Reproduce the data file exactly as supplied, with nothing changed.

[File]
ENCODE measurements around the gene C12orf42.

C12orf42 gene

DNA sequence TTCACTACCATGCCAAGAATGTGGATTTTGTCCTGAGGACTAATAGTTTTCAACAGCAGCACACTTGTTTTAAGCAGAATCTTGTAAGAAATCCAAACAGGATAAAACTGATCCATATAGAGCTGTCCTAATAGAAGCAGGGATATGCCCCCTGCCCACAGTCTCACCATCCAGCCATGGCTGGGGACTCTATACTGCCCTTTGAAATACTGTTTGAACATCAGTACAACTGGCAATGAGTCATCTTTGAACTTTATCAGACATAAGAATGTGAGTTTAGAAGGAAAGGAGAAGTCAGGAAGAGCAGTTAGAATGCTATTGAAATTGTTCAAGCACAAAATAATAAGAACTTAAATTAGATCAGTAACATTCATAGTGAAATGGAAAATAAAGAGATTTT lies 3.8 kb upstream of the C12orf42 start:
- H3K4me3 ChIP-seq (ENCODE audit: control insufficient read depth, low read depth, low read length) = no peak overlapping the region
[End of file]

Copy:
ENCODE measurements around the gene C12orf42.

C12orf42 gene

DNA sequence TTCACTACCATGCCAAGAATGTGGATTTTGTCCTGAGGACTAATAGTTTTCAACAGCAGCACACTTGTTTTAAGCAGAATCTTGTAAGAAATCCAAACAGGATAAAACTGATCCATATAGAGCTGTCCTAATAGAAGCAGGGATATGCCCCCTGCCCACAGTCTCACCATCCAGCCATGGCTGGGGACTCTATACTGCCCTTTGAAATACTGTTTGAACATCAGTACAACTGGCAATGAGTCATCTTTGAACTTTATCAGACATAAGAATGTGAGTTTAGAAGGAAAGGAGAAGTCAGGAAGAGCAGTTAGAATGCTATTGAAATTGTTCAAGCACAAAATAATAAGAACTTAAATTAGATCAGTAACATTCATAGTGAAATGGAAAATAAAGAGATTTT lies 3.8 kb upstream of the C12orf42 start:
- H3K4me3 ChIP-seq (ENCODE audit: control insufficient read depth, low read depth, low read length) = no peak overlapping the region